Band keratopathy

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Band keratopathy
Band-keratopathy left-eye.png
Band Keratopathy in a left eye.
SpecialtyOphthalmology Edit this on Wikidata

Band keratopathy is a corneal disease derived from the appearance of calcium on the central cornea. This is an example of metastatic calcification, which by definition, occurs in the presence of hypercalcemia.[1][2]


Band keratopathy of a 60-year-old male

Symptoms include pain and decreased visual acuity.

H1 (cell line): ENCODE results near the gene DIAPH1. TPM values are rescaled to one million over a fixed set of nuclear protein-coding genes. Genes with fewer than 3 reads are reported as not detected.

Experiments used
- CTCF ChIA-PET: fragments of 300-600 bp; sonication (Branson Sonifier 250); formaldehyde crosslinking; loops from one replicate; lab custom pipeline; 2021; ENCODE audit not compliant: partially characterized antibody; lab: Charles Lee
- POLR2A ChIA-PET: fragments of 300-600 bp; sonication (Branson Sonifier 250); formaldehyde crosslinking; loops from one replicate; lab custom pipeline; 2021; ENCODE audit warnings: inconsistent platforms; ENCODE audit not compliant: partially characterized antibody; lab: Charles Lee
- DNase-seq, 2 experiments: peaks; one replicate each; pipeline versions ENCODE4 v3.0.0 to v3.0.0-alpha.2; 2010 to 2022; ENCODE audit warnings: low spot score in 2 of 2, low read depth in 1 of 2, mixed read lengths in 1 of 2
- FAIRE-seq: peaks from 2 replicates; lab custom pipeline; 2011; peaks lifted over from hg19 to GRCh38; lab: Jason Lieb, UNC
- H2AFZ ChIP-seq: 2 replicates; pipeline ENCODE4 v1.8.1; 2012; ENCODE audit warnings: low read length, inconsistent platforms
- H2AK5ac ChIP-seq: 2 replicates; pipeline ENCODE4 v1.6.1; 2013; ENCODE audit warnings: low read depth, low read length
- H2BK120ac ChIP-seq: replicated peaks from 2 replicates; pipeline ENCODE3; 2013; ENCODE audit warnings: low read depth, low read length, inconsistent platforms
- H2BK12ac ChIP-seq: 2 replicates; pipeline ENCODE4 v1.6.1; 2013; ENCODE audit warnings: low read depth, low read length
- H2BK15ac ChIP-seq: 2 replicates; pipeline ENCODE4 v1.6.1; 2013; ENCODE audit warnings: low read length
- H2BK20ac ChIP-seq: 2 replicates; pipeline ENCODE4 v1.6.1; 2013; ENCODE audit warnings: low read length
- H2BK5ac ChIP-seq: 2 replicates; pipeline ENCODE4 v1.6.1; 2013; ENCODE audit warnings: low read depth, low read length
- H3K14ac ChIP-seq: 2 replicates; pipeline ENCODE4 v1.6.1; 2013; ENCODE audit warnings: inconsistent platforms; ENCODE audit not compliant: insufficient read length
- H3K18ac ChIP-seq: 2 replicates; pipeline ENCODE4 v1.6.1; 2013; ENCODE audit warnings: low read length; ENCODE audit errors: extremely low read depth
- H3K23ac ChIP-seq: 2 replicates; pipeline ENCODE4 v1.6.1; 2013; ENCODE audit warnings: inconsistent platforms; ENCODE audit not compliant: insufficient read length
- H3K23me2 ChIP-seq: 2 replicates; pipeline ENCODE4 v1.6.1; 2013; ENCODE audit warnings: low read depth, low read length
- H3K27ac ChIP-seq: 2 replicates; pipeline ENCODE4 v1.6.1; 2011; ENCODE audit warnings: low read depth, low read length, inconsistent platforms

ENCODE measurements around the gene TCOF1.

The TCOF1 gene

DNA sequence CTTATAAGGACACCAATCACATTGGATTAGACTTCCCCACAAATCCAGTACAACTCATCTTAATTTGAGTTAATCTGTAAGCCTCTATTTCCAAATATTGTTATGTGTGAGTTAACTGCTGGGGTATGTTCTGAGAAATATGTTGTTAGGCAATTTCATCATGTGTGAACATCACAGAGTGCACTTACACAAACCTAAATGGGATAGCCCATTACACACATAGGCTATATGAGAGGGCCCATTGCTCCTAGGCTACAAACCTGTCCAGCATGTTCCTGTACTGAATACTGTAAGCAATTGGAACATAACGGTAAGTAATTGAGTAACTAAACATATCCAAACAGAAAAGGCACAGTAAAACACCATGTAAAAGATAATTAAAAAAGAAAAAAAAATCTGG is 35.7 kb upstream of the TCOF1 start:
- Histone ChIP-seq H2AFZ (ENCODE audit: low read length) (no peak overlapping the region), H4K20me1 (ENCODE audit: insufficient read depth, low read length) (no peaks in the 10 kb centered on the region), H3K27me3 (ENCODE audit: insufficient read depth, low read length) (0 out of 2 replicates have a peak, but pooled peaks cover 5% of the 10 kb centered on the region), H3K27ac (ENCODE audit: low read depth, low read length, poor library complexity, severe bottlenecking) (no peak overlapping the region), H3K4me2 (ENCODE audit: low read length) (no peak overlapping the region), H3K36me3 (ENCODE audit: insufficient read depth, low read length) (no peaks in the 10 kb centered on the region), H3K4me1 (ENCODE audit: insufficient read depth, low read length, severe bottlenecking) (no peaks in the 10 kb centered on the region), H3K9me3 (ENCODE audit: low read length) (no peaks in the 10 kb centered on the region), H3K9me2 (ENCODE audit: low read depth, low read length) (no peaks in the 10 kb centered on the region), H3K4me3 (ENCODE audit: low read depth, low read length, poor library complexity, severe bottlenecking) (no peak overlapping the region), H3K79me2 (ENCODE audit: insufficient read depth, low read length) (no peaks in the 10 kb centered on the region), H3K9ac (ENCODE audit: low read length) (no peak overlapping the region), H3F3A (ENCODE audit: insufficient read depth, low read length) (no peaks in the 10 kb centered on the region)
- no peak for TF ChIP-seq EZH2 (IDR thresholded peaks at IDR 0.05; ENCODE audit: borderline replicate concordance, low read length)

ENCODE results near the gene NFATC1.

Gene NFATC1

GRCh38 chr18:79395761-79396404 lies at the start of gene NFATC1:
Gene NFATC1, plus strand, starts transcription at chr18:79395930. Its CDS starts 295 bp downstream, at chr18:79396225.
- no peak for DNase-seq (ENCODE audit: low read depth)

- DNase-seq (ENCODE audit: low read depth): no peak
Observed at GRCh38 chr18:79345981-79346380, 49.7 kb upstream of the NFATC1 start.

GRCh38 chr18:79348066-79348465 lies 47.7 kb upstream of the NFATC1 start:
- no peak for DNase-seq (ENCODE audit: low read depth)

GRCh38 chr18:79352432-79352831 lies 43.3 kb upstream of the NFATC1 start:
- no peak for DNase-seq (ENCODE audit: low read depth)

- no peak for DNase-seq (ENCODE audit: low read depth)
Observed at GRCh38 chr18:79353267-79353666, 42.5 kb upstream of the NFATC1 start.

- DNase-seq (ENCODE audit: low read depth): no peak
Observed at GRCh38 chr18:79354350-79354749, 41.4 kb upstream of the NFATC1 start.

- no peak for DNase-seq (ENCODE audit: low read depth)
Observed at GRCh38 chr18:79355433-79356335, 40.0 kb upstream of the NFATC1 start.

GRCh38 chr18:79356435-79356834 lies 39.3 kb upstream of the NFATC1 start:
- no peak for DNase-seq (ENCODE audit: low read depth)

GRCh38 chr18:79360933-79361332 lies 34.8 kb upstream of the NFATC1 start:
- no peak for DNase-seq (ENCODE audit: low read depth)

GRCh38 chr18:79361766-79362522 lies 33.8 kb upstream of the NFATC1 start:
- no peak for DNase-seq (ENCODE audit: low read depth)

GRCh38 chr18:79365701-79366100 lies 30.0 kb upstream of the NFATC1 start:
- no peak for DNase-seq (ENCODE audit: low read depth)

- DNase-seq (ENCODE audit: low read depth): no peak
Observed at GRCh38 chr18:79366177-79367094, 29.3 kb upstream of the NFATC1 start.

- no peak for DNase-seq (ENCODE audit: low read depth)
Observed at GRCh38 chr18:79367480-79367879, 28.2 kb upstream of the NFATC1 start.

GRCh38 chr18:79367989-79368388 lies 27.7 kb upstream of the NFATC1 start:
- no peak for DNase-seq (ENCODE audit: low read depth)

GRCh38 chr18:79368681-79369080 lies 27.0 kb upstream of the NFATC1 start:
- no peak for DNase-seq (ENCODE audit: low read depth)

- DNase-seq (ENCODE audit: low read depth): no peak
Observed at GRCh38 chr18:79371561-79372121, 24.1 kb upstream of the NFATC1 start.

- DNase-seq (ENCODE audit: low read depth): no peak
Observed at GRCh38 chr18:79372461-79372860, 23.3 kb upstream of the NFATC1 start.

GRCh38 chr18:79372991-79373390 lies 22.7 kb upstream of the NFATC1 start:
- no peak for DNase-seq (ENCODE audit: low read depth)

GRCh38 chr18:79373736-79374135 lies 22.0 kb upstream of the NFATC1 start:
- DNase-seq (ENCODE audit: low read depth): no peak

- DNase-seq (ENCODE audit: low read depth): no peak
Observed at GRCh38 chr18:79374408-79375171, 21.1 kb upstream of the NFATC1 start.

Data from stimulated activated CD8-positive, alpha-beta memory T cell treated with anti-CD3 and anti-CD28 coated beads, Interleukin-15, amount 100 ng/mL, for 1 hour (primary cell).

Etiologies: Uveitis, interstitial keratitis, superficial keratitis, phthisis, sarcoidosis, trauma, intraocular silicone oil, systemic diseases (hypercalcemia, vitamin D intoxication, Fanconi's Syndrome, hypophosphatemia, gout, 'milk-alkali' syndrome, myotonic dystrophy, chronic mercury exposure).


Band keratopathy is seen when there is calcification of the epithelial basement membrane, Bowman's membrane, and the anterior stroma with destruction of Bowman's membrane. The calcium salts are intracellular when the process is due to alteration of systemic calcium metabolism, whereas they are extracellular when due to local disease.



Topical disodium EDTA can be used as a chelating agent.


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External resources